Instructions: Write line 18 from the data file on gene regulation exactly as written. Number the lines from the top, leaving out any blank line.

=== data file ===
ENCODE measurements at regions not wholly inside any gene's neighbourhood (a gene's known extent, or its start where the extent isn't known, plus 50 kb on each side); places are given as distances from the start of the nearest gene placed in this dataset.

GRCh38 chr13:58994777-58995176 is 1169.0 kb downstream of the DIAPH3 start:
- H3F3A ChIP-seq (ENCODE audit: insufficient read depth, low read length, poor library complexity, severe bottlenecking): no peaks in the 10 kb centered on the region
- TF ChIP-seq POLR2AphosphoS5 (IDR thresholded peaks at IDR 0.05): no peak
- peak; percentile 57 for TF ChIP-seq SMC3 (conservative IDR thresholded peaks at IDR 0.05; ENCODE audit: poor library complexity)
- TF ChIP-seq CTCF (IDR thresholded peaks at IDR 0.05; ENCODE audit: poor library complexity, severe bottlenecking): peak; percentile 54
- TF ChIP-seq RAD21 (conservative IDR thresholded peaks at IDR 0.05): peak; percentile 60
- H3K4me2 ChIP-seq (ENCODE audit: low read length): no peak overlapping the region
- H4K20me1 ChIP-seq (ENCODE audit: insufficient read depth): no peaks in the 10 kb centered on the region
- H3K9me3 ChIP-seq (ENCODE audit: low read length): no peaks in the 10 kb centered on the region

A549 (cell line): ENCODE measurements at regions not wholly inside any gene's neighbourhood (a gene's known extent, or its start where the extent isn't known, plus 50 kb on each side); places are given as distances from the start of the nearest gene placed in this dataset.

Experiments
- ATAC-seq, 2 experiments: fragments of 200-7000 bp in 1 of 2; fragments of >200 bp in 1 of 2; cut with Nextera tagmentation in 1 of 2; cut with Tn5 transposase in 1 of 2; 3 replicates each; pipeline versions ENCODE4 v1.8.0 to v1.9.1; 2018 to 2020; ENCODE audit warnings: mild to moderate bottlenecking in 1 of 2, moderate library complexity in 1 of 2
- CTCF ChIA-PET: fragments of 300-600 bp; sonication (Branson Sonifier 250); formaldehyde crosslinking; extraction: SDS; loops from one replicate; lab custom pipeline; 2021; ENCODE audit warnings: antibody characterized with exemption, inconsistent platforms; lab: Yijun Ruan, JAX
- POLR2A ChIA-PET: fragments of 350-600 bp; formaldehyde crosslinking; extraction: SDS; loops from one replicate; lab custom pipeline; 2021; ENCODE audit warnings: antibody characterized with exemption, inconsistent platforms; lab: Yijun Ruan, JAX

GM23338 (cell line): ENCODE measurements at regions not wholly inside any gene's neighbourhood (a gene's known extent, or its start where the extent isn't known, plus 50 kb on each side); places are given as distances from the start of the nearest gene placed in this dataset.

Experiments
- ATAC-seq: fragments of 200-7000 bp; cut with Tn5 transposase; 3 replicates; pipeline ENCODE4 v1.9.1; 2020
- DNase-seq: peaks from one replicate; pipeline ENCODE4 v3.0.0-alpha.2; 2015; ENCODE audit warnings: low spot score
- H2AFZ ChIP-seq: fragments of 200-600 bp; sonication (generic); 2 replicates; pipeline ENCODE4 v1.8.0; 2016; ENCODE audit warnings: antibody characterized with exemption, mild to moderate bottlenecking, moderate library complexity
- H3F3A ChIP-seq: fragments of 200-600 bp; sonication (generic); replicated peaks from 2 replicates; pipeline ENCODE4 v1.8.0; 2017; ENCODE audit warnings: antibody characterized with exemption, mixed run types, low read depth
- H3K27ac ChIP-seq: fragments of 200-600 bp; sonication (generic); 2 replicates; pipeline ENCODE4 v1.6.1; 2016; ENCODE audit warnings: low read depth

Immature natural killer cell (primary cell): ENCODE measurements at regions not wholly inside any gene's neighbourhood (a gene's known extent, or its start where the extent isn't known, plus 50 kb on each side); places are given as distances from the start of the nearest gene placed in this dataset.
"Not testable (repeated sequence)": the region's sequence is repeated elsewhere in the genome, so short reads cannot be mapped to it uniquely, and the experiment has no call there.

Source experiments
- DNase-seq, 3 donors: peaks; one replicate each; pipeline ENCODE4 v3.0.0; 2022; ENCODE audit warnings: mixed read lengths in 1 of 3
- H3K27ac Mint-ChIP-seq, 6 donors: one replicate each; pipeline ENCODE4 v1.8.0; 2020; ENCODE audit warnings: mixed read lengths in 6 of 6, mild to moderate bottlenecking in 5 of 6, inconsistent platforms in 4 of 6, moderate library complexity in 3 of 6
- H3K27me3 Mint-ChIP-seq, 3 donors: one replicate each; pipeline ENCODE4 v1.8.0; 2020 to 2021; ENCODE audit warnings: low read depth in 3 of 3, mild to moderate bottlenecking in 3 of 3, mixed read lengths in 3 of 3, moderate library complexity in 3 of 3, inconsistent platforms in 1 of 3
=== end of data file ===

- ATAC-seq: fragments of 200-7000 bp; cut with Tn5 transposase; 3 replicates; pipeline ENCODE4 v1.9.1; 2020